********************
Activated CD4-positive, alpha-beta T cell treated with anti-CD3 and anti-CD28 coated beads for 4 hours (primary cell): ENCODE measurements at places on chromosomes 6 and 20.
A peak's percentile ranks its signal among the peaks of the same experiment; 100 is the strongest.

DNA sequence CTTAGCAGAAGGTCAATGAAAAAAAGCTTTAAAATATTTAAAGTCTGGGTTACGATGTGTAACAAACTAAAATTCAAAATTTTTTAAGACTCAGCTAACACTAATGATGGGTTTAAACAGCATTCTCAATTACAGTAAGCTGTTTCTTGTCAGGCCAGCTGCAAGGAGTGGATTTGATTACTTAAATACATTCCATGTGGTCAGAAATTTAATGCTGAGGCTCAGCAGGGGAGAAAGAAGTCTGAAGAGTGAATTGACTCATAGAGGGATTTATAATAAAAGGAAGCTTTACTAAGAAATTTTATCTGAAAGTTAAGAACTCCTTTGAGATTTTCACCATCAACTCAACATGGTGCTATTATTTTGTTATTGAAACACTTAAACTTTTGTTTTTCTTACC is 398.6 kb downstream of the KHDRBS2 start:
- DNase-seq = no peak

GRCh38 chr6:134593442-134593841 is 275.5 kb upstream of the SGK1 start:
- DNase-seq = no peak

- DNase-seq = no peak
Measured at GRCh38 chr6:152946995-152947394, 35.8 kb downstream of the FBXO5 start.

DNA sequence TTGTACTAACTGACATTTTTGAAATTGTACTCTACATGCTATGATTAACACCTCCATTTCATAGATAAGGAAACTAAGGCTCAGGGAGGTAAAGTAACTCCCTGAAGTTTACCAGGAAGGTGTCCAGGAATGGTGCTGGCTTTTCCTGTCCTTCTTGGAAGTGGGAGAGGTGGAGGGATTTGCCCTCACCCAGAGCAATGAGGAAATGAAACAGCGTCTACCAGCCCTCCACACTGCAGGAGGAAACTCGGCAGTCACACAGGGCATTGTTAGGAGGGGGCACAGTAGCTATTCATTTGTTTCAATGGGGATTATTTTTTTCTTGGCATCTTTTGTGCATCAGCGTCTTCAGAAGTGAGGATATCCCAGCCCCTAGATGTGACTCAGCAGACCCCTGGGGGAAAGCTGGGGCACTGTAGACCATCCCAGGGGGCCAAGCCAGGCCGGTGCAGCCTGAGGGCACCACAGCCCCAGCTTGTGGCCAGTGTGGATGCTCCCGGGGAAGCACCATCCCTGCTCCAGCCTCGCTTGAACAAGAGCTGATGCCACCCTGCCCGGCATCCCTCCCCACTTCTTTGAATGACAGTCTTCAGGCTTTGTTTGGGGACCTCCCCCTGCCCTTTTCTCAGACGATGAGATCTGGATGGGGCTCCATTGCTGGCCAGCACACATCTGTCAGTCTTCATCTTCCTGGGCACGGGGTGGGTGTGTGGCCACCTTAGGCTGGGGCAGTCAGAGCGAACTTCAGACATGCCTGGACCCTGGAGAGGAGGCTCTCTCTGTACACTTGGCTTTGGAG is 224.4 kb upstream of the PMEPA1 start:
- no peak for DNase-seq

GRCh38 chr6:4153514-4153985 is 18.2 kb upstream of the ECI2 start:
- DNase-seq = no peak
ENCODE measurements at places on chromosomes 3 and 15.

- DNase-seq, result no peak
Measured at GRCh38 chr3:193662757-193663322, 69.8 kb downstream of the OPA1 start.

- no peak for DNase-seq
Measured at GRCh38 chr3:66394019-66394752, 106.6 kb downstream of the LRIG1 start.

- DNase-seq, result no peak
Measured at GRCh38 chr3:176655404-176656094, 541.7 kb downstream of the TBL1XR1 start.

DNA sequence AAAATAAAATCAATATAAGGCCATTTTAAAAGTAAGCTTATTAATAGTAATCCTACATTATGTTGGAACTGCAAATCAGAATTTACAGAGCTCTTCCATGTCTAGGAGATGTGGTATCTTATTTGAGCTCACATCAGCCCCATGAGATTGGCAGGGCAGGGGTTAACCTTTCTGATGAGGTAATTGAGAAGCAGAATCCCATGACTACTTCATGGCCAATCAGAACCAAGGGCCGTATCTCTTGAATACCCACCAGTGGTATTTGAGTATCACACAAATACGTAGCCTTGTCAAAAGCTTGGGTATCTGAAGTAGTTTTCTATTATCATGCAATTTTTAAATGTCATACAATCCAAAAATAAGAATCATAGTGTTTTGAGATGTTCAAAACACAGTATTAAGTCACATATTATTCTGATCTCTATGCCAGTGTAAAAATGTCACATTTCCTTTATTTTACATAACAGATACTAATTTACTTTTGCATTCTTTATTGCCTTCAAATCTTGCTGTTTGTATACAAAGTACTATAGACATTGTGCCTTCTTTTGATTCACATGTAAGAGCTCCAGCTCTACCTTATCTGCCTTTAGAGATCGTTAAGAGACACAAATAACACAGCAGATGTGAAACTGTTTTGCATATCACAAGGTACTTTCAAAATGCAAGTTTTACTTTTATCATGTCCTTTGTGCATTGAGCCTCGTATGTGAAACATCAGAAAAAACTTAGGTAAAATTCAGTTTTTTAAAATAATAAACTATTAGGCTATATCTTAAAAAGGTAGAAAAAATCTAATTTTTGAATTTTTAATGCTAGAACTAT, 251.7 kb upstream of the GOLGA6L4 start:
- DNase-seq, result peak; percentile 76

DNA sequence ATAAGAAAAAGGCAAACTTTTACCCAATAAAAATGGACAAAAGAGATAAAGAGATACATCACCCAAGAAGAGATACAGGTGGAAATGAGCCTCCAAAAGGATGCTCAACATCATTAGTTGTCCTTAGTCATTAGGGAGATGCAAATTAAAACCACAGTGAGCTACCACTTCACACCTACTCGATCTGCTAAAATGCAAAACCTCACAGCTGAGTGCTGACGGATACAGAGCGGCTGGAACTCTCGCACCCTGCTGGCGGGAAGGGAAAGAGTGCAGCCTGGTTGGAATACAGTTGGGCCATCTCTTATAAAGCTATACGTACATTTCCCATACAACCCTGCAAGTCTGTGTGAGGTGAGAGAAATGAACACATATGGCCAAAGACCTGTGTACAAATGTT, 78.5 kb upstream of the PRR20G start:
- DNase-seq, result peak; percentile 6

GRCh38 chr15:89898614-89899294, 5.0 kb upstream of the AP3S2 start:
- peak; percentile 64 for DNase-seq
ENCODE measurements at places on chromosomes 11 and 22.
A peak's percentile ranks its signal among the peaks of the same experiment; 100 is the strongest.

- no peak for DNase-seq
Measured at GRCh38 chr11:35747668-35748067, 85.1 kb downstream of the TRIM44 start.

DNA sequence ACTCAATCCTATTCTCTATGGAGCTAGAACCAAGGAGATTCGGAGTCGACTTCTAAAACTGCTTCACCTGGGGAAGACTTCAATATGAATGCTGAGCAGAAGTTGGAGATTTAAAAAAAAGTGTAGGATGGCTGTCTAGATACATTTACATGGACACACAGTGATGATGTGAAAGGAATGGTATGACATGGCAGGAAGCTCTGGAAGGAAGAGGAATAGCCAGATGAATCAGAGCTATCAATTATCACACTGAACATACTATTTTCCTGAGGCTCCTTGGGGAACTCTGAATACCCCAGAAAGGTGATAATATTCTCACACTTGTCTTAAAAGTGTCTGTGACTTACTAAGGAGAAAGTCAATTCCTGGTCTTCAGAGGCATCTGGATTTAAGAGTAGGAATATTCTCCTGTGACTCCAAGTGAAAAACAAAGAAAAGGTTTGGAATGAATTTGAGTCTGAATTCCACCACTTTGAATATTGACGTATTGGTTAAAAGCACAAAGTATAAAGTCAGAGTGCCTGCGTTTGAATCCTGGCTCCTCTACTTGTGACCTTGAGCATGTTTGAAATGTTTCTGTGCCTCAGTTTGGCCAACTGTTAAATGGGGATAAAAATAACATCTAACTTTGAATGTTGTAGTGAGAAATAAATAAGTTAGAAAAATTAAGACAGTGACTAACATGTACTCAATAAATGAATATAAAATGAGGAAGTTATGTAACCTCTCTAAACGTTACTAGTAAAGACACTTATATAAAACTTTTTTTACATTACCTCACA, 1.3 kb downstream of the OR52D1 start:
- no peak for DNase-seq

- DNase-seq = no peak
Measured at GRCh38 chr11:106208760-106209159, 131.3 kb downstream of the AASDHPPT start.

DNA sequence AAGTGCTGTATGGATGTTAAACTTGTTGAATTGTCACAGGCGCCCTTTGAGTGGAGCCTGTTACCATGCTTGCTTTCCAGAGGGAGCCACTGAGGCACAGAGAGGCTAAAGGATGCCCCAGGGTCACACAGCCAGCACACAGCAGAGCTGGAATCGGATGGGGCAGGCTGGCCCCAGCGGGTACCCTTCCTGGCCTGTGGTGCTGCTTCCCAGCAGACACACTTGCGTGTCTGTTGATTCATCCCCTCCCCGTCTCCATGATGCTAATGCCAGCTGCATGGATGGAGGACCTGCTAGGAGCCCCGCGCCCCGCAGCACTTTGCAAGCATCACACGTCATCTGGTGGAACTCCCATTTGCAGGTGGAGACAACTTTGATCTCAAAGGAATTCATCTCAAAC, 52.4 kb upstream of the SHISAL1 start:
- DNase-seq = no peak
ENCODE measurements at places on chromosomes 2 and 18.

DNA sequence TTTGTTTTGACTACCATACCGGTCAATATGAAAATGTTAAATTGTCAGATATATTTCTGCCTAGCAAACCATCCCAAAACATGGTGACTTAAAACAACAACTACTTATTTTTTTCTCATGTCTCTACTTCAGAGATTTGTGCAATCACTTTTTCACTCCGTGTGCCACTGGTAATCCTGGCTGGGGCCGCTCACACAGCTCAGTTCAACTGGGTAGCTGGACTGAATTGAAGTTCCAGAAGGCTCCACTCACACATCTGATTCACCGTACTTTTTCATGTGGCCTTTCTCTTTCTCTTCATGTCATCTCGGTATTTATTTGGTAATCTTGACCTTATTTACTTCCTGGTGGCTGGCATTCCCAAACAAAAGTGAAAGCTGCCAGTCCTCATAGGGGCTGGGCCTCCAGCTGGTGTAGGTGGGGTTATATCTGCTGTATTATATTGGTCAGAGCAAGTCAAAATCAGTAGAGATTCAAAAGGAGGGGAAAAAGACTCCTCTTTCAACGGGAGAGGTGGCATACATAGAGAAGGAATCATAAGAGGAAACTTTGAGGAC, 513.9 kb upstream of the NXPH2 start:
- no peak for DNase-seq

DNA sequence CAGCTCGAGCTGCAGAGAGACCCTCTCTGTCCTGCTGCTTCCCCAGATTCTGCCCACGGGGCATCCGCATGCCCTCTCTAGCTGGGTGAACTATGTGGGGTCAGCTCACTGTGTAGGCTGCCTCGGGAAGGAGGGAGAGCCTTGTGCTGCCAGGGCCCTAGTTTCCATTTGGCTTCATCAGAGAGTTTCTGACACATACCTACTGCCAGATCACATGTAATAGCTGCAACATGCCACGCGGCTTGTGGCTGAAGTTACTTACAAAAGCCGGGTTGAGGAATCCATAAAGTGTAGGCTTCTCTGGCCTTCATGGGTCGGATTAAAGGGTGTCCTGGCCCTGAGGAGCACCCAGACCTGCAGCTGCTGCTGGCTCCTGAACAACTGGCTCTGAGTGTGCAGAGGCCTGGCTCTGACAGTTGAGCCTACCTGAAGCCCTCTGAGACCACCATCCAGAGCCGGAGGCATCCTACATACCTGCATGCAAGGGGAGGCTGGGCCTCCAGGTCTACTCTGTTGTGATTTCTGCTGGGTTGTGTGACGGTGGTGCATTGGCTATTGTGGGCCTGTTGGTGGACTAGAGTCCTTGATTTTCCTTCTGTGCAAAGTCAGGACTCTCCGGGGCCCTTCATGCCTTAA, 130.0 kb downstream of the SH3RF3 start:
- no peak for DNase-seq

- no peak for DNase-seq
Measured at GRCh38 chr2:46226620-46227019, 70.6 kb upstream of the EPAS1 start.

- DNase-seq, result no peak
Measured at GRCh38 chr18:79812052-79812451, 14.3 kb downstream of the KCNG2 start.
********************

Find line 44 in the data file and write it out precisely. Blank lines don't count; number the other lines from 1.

Measured at GRCh38 chr18:79812052-79812451, 14.3 kb downstream of the KCNG2 start.